South Korea

South Korea to start exporting Kyoho Grapes to Australia

This Wednesday, the Agricultural Ministry of the Republic of South Korea said it has won approval from its Australian counterpart to start shipping Kyoho grapes there as of this year.

The Ministry of Agriculture, Food and Rural Affairs said it has paved the way for South Korean farms to ship Kyoho grapes, which are normally larger than typical breeds, to Australia under a simple procedure. It had been requesting Australia ease regulations in terms of quarantines since 2017.

Starting this year, the grapes can be shipped without an additional decontamination process, if the exporter can prove the farms carried out comprehensive food safety measures. With the latest decision, South Korea will be shipping two kinds of grapes to Australia, including the Campbell Early type.

The world’s sixth-largest exporting country has only been sending Campbell Early grapes to Australia since 2012. The ministry said the latest deal falls in line with Seoul’s efforts to bolster sales of high-end fruits and vegetables overseas.

Source: via 

Publication date : 1/30/2019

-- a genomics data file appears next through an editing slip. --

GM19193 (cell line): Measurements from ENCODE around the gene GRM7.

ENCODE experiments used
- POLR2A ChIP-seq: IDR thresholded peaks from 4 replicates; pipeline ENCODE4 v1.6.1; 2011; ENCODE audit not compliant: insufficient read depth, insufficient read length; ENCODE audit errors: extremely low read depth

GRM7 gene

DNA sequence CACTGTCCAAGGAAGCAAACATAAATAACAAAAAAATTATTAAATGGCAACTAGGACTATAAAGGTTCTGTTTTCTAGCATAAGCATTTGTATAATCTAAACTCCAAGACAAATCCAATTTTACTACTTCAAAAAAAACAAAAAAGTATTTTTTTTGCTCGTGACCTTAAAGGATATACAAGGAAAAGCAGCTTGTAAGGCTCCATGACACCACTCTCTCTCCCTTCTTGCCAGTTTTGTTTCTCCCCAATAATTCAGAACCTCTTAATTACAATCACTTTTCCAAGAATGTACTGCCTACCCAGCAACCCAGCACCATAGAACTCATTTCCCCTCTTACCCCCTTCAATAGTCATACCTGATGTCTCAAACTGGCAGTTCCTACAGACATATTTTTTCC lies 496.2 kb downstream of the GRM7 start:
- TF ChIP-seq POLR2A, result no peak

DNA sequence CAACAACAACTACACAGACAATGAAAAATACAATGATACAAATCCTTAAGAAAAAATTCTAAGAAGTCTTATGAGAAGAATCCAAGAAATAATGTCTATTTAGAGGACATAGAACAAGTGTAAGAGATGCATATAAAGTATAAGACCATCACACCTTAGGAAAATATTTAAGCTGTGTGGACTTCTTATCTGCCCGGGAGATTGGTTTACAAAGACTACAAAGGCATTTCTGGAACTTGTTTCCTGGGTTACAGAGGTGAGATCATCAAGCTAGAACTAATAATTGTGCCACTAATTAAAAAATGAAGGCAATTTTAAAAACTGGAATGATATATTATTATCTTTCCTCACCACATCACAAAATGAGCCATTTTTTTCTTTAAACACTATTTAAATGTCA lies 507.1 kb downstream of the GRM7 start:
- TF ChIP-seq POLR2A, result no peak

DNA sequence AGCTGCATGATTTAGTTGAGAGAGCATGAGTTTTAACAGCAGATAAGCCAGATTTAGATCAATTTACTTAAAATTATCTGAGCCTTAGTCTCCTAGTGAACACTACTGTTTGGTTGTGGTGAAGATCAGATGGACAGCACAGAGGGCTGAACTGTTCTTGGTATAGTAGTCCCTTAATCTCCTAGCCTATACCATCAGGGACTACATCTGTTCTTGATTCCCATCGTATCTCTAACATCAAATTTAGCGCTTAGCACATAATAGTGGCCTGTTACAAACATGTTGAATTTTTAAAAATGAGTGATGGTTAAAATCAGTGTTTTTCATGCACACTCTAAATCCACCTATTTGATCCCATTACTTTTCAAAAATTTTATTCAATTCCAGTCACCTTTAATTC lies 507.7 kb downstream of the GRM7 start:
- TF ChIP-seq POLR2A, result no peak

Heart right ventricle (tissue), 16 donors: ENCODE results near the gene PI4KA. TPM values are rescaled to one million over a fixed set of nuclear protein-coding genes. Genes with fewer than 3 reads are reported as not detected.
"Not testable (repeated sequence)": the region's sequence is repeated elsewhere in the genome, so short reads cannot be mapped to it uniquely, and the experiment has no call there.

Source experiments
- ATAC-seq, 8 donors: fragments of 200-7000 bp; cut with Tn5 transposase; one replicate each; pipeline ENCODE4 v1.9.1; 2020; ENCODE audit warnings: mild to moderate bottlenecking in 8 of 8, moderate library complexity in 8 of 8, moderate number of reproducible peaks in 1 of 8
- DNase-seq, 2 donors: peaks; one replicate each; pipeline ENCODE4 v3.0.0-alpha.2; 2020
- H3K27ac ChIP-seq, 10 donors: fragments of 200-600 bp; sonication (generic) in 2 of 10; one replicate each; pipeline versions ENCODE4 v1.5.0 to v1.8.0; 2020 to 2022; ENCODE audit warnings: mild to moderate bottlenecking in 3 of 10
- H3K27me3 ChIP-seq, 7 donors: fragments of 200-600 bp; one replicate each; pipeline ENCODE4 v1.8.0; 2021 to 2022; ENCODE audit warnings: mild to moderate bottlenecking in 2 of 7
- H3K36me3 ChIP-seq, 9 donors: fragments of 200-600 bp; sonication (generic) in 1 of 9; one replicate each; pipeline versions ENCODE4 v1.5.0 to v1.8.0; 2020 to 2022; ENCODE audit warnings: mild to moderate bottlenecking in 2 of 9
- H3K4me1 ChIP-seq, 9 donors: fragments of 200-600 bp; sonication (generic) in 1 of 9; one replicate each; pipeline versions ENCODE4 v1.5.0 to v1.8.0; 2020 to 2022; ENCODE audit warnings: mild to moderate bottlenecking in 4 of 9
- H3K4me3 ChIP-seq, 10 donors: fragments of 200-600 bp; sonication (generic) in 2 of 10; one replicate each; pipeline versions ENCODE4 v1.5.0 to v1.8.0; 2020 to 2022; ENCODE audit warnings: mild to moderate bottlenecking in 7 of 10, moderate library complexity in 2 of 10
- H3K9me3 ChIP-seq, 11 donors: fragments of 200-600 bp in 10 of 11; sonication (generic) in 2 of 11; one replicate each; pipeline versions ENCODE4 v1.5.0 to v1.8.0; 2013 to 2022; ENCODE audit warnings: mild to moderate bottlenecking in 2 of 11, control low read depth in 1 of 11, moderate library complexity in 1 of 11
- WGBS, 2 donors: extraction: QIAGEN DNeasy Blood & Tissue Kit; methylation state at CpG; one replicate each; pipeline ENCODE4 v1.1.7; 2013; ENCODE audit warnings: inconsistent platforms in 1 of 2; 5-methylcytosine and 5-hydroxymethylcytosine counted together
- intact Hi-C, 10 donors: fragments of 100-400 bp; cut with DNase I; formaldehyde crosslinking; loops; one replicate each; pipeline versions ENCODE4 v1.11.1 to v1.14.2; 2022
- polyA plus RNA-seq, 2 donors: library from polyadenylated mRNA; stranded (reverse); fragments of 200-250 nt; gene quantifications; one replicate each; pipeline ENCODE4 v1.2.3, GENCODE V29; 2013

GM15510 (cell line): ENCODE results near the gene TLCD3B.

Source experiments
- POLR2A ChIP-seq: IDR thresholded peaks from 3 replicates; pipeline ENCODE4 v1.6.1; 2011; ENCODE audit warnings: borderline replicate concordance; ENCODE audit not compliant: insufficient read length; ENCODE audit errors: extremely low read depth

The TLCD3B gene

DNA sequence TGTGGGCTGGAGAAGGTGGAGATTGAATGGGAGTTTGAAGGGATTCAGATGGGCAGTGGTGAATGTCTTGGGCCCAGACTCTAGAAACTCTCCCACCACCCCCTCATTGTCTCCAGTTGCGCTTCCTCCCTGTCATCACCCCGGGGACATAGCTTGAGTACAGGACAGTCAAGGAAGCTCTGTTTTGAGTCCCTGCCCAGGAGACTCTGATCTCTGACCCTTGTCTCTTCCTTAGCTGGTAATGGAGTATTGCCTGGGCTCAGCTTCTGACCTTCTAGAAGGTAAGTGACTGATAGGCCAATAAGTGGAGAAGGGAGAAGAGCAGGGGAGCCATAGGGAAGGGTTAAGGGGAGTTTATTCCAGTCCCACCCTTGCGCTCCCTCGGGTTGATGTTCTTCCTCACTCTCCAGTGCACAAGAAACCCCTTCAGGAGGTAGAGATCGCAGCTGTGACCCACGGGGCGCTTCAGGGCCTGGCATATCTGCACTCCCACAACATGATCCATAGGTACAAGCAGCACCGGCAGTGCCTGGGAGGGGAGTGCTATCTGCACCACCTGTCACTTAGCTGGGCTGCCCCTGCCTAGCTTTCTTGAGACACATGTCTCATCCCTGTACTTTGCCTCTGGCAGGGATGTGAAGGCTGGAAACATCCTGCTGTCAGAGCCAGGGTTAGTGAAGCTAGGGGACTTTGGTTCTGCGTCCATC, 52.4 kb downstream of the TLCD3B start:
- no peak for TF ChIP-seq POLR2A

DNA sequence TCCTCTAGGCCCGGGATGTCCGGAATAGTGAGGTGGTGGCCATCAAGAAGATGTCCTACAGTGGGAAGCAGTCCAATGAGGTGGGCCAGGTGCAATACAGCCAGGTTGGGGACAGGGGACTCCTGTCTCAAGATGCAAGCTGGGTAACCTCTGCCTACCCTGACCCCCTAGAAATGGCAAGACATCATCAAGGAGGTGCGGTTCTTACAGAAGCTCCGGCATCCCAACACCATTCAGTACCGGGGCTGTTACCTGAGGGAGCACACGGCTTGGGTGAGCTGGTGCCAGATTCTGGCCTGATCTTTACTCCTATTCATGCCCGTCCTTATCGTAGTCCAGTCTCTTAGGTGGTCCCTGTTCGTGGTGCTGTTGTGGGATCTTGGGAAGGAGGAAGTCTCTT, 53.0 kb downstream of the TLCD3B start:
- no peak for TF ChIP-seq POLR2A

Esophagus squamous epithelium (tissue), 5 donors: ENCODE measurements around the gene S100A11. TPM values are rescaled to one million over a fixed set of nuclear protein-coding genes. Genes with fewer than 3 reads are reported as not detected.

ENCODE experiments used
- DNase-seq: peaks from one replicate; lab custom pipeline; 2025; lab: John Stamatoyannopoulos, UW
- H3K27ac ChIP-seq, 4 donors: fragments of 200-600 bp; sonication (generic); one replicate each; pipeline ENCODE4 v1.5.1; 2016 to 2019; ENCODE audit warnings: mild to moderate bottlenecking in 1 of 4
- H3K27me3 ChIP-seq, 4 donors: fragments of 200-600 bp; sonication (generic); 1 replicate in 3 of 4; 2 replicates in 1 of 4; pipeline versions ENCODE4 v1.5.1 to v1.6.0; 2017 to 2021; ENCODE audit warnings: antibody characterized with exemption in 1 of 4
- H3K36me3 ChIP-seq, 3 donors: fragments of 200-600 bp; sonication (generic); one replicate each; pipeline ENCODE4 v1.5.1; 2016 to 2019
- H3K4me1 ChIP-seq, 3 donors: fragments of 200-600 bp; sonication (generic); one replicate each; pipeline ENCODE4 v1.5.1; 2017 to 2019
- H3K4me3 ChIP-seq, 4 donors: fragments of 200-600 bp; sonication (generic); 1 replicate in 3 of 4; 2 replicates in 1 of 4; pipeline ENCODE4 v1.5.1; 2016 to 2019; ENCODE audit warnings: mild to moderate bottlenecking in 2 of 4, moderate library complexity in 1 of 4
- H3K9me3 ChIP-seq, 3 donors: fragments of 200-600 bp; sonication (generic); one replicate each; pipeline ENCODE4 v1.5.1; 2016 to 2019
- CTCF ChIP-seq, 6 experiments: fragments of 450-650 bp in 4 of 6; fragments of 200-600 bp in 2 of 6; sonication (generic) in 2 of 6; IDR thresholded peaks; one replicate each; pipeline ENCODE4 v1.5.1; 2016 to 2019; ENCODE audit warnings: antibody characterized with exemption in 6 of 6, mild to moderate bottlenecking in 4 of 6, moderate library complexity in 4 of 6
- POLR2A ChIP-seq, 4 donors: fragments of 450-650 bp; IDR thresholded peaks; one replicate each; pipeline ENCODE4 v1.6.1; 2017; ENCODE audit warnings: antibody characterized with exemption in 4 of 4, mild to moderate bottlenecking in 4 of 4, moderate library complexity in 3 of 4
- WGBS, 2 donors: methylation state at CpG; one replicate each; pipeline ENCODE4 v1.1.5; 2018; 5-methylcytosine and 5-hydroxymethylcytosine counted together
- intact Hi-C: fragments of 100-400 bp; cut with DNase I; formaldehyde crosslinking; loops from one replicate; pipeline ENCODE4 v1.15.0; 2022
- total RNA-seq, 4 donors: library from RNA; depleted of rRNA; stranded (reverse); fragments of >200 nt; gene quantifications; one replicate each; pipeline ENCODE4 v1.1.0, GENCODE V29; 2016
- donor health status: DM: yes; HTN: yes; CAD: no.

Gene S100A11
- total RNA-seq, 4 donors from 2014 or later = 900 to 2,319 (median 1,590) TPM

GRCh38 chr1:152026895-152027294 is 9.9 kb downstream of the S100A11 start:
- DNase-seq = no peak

New market for West Australian sprouts in South Korea

West Australian-grown brussels sprouts are now making their way into Asia. This is partly due to efforts by local horticulture business Odeum Farms to diversify its market base. Nick Paterniti, export manager at Odeum Farms, said the 20-year-old company has been exporting brussels sprouts for a while now, with most going to South Korea. Last year’s 60 tons is set to increase to 90 tons during the 2018 season, and should reach 120 tons annually by 2020. “South Australia has for many years provided sprouts into South Korea and will continue to supply them during their six-month season,” Paterniti said. “Here in WA we can supply them for the other five or six months of the year.”

According to an article on, Odeum’s exports are taking a market share from Belgium and the Netherlands during those months. Fuelling Mr Paterniti’s confidence that market share will continue to grow, is the Korea-Australia Free Trade Agreement. By January 2020, the previous 27 per cent tariff should have been eliminated, a process that has been happening in incremental stages since 2014.